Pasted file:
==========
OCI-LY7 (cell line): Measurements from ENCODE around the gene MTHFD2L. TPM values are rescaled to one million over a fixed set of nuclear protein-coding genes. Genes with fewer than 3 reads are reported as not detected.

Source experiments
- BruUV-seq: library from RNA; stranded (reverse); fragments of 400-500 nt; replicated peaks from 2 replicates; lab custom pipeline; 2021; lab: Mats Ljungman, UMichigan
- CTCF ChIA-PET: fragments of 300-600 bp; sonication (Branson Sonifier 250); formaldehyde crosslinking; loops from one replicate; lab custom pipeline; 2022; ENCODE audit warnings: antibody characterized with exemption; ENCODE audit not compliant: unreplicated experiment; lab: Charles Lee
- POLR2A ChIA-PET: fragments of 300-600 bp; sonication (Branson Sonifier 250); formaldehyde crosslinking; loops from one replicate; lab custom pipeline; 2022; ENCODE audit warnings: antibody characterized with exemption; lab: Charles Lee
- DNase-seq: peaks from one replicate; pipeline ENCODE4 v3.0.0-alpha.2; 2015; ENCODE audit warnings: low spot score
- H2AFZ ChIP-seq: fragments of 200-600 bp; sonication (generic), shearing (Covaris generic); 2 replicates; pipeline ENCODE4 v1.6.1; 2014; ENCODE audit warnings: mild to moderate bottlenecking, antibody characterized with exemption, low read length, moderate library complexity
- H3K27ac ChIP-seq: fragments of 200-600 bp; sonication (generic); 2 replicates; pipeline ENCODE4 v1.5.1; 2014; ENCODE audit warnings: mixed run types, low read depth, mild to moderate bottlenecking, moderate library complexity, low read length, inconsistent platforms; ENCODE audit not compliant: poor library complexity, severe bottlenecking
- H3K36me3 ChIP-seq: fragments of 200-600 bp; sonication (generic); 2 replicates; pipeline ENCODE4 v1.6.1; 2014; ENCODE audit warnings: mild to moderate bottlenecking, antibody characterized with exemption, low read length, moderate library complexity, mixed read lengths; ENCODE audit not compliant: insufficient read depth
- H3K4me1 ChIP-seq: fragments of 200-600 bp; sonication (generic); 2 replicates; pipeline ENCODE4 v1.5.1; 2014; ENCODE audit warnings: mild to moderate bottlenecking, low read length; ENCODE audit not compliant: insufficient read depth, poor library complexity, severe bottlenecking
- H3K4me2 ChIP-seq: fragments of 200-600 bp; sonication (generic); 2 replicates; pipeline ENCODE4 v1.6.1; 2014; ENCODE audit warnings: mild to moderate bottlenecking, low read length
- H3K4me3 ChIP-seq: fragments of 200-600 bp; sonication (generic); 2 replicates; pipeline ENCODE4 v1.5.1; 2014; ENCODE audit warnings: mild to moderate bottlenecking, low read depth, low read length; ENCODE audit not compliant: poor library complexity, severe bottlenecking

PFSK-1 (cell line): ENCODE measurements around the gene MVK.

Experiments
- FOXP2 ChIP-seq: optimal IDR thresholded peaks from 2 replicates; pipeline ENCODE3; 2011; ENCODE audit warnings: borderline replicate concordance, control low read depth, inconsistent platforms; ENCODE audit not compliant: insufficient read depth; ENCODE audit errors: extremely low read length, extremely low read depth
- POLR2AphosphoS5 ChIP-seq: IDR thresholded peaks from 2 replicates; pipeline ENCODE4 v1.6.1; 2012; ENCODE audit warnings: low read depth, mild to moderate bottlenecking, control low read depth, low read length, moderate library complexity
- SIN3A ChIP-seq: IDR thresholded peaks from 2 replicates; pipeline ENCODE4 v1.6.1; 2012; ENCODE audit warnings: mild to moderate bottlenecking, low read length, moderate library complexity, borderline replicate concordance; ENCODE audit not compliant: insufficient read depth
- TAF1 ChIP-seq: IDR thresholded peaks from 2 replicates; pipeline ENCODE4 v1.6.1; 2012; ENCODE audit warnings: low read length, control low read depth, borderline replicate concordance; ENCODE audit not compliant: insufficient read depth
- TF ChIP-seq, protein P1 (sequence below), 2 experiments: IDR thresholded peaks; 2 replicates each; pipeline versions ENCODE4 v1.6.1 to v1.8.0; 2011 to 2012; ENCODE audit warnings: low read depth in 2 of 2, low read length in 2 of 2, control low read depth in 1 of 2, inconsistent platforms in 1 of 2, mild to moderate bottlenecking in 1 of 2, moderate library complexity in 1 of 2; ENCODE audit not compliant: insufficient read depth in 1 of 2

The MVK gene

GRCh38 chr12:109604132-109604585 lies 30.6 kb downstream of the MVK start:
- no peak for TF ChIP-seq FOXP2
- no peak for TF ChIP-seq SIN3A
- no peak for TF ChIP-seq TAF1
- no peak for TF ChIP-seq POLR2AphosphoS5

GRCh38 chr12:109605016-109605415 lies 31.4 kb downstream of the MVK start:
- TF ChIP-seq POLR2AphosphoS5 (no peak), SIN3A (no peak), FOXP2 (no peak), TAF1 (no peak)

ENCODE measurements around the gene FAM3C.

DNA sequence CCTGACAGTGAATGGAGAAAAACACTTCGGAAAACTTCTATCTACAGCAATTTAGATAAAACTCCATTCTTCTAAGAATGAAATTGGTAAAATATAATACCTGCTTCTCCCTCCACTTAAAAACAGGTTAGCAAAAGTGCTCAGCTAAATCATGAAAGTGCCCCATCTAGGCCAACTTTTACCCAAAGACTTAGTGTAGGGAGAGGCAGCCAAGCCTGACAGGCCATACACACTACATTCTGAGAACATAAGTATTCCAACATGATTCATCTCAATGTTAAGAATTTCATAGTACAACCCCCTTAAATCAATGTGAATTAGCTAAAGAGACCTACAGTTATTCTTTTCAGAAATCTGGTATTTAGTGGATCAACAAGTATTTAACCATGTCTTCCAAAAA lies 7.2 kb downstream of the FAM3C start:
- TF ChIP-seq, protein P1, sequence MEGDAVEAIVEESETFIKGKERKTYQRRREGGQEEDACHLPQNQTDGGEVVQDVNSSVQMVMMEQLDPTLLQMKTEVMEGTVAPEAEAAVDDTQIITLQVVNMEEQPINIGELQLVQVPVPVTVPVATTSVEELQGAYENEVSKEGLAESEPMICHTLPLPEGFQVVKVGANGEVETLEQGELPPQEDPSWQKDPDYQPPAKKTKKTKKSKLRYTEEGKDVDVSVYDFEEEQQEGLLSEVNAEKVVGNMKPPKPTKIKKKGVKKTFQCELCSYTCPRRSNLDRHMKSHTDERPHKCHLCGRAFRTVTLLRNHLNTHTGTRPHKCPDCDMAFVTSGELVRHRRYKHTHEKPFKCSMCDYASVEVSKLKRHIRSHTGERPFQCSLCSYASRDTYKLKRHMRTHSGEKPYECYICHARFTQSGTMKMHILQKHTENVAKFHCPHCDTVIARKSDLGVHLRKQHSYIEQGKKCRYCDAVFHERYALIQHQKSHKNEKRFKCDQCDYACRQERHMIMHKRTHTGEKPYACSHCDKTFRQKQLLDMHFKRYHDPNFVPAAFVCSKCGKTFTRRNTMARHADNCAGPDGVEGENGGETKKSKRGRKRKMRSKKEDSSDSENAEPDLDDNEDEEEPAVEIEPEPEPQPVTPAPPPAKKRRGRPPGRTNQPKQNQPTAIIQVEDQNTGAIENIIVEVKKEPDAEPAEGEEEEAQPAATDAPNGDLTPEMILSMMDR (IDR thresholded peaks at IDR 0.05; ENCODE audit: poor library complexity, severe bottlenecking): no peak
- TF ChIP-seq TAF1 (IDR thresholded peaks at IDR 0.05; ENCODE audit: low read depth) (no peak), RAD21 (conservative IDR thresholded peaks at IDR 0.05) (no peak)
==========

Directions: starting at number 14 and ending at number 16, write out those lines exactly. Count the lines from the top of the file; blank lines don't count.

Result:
Experiments
- FOXP2 ChIP-seq: optimal IDR thresholded peaks from 2 replicates; pipeline ENCODE3; 2011; ENCODE audit warnings: borderline replicate concordance, control low read depth, inconsistent platforms; ENCODE audit not compliant: insufficient read depth; ENCODE audit errors: extremely low read length, extremely low read depth
- POLR2AphosphoS5 ChIP-seq: IDR thresholded peaks from 2 replicates; pipeline ENCODE4 v1.6.1; 2012; ENCODE audit warnings: low read depth, mild to moderate bottlenecking, control low read depth, low read length, moderate library complexity